I took a too-brief trip down to the Yucatan Peninsula to visit the Mayan ruins at Chichen-Itza as part of the Maya Skies initiative, which will result in a 180-degree film to be shown at full-dome theaters and planateriums when it's finished. I flew into Cancun and rented a car for what seemed a long drive to Chichen-Itza, but other team members drove all the way from San Francisco, so I can't complain!
I stayed at the Mayaland Hotel, which is right on the ancient temple grounds.
Looking out the front entrance, the observatory or El Caracol (the snail) is deliberately framed. This is the building our group was most focused on, so it seemed appropriate.
The hotel grounds and surrounds were amazing.
This was my favorite little courtyard, and everything was kept immaculate for las touristas.
The humidity is evident as condensation on the windows looking out on my balcony.
Many "wild" peacocks and peahens wandered the grounds, looking for handouts.
The Iguanas would nod their heads with vigor when you got too close.
Philippe, Kevin & Mark
My compatriots, deciding what to do that day.
Ingmar & Ken
The group lab at the neighboring hotel (the Hacienda), owned by the same parent company that owns the land.
A zoomed view of the observatory from my hotel.
A close-up of the collapsed wall.
This part was open to the public.
We were the only visitors allowed in the actual structure.
We needed a ladder to get to the stairs, which were quite cramped.
Climbing the spiral staircase required bending on hands and knees.
Kevin and the others were quite comfortable scrambling on top of everything.
Liz (left) is responsible for the scanning team, and Cynthia (right) is the production manager.
Antonio developed an electronic system for capturing HDR panoramas automatically.
This is a view of the "nunnery" from the top of the observatory.
Thhe observatory didn't have any telescopes of course, but offered these carefully aligned windows for looking at celestial bodies at certain times of the year. Apparently, the planet Venus figured prominently in Mayan astronomy.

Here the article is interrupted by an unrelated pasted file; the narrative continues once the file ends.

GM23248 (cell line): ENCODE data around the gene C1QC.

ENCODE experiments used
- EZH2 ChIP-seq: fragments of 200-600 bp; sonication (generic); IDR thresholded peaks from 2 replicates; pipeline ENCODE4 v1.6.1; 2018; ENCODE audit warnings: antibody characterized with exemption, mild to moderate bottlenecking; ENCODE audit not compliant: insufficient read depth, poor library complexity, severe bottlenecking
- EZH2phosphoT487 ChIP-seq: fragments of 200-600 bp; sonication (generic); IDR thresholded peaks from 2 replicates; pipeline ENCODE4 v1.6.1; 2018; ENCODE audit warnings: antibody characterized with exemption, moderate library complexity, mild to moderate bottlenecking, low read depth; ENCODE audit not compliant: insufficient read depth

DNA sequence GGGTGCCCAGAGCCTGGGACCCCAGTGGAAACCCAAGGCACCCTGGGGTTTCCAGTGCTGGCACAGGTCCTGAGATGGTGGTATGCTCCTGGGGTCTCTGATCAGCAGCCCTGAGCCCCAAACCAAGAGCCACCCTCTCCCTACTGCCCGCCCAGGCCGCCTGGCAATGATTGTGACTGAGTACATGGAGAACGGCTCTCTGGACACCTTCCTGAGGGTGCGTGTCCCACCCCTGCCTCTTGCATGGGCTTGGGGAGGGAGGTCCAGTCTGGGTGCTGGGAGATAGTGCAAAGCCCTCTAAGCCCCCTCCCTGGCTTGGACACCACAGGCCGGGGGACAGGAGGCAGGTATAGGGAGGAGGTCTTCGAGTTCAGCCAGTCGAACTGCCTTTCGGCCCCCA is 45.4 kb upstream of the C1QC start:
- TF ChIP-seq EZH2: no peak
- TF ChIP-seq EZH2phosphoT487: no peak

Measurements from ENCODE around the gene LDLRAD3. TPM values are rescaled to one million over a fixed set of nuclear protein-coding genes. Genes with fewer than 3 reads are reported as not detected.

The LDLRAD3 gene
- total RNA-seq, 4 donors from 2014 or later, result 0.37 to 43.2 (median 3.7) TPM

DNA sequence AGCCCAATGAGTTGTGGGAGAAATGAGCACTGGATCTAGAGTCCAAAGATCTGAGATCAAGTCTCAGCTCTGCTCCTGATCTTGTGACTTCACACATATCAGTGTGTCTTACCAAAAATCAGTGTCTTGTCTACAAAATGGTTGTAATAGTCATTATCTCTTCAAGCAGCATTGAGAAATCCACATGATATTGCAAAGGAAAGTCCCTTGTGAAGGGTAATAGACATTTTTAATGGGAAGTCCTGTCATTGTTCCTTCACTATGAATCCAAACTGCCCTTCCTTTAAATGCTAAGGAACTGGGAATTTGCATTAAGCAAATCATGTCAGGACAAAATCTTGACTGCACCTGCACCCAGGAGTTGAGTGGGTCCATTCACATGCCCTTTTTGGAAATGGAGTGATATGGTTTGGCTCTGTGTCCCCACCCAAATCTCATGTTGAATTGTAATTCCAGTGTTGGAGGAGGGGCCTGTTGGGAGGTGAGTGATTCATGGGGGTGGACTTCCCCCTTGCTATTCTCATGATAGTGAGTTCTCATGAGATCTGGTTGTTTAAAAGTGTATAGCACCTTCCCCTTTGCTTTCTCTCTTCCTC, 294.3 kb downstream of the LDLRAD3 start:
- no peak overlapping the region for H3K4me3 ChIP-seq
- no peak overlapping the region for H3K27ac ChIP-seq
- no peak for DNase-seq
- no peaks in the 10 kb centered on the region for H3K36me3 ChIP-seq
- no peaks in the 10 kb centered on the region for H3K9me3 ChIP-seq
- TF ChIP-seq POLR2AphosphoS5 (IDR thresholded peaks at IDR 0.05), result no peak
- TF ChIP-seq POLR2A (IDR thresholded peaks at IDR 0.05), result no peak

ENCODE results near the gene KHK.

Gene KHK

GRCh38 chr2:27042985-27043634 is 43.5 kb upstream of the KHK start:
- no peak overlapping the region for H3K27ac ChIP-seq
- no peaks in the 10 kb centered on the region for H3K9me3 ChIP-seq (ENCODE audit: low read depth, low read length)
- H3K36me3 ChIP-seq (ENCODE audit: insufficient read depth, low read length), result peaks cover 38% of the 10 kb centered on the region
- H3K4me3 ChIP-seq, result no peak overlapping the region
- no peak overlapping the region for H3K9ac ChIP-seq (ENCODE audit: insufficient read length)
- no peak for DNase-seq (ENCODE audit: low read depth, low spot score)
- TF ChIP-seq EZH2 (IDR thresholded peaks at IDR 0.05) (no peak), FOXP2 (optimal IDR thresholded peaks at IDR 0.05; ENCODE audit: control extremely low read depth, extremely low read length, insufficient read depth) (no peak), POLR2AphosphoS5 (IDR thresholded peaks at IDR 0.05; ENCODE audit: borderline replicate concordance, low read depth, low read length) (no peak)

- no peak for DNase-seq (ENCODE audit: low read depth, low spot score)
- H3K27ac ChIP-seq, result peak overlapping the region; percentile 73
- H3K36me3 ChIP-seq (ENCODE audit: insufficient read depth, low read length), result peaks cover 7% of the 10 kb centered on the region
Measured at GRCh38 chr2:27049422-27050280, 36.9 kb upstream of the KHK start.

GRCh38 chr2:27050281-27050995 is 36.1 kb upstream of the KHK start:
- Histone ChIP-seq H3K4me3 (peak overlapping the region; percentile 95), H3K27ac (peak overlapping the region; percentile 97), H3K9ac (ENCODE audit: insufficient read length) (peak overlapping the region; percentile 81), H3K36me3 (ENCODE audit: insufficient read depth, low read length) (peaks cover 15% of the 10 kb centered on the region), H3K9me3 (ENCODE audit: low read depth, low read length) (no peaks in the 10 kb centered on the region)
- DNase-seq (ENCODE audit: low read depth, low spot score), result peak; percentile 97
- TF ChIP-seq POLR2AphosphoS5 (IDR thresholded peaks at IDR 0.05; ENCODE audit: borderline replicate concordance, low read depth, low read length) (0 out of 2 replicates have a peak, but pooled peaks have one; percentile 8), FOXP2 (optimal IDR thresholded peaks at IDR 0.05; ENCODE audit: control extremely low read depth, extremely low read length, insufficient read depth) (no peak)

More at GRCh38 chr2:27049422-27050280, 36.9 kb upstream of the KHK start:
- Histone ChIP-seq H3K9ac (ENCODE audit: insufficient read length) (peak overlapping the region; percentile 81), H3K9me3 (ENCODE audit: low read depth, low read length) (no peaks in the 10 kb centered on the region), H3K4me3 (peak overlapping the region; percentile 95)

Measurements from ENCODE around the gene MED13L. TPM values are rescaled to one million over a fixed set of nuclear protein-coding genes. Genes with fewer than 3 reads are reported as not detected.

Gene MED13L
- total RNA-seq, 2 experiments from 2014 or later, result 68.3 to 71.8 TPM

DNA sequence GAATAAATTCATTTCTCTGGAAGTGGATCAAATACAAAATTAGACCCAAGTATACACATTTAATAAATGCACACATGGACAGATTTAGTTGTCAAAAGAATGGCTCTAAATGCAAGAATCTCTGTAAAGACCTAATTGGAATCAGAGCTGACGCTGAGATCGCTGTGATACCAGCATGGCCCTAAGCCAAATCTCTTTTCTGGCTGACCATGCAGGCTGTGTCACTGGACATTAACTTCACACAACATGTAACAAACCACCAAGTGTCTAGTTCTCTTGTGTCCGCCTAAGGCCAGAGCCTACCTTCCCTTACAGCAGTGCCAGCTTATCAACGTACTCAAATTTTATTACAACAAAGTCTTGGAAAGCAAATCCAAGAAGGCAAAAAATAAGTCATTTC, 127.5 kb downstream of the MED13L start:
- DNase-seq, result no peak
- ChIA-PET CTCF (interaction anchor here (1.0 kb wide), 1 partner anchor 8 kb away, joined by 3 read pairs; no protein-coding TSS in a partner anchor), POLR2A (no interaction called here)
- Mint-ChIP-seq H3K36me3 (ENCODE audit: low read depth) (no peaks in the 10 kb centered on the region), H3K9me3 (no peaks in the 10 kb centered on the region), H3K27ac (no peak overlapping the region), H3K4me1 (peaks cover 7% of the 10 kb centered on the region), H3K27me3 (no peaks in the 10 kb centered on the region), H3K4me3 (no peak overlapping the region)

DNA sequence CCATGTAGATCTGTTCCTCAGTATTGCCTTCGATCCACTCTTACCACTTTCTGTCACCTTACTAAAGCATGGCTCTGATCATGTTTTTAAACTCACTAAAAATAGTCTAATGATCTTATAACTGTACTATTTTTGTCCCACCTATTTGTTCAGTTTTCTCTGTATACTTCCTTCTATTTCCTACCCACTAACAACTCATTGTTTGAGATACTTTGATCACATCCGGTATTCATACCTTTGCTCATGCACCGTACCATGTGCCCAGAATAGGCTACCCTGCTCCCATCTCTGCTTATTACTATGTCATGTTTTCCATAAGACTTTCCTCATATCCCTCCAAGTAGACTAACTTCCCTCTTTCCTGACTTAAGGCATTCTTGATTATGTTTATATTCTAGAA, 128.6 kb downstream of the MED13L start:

We visited the nunnery, next.
There were some interesting tunnels off to the side, which I explored on my third day there.
The steps leading up were a little too steep and delapidated for me, so I didn't climb them.
Besides, there were many iguanas sunning themselves, and I didn't want to disturb them.
The carvings on the exterior walls were very impressive.
The combination of figurative and symbolic art was striking.
Love the nose.
We saw many tours go through while we were there, though most didn't arrive until after 10 in the morning.
This smaller pyramid was called Osario.
The snakes running down each side showed a common theme in Mayan architecture.
The much larger pyramid on the north grounds is called El Castello.
Another repeated symbol was a man being swallowed by a jaguar.
This is Chac Mul, the Mayan rain god, who was fond of holding the beating hearts of used-to-be-lievers.
I later took a whole sunset sequence from this vantage point.
Cool columns. I'm not sure what they used to support, but they were ornately decorated.
An ancient urn of some kind. Artifacts like this seemed to be scattered about everywhere.
That's a lot of rock, very nicely assembled.
I loved these little guys. I assume this was a massage table of some kind.
Me, looking hot and sweaty. It's just a look.
A small temple covered in jaguars.
A jaguar throne or altar -- I'm not sure which.
This is the temple of champions, if I remember right.
I loved this snake, which lined the wall of the ball court.
The hoop was very small and very high up. I don't think I could have gotten anything through it.
This is where I would have gotten the "thumbs down," presumably. Fortunately for me, that means I am unworthy of sacrifice.
Sunset on El Castello.
The light show given in the evenings is accompanied by a narrative that is fatuous in 5 languages.
The temple of champions at night, right before I was told I had to sit with the others.
The final morning, I did a little exploration on my own, revisiting some of the sites and checking out others I had missed. This water trough was along an ancient road that led to the south temples.
This hut is supposed to show the kind of dwelling that modern Maya occupy.
A very red ant hill.
I thought this was a great-looking bird, though I haven't a clue as to the breed.
Bougainvillaeas, I believe.
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